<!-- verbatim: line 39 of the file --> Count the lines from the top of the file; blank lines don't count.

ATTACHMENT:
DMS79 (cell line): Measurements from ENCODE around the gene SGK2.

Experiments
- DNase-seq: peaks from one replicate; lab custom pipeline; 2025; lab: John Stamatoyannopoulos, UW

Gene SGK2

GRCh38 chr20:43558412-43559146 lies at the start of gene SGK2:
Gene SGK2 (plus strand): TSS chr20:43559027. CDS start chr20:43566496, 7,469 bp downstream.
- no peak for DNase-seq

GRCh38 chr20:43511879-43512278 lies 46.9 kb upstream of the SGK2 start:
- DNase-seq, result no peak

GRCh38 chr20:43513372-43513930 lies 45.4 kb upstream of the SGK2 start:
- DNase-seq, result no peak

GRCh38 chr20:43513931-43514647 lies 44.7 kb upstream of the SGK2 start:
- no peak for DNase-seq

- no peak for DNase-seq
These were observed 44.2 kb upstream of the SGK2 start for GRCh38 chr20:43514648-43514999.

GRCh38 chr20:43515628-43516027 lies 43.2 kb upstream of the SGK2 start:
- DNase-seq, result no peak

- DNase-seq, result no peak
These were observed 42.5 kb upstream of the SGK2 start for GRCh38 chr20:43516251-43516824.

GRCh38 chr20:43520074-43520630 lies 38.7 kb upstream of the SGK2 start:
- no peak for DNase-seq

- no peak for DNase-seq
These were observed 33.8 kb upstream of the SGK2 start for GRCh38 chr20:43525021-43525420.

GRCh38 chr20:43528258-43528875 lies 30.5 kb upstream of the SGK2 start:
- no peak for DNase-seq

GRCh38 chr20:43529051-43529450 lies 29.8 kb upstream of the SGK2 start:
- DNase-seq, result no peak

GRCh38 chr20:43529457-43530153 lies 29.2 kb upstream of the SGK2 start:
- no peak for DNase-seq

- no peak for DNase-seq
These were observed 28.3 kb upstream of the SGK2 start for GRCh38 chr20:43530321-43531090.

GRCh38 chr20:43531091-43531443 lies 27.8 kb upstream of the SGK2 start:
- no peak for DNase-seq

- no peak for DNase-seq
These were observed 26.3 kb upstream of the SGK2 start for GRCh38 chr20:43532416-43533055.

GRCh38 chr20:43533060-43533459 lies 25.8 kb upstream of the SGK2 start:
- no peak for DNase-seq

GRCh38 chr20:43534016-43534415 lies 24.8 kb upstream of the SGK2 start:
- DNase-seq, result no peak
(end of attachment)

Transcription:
- DNase-seq, result no peak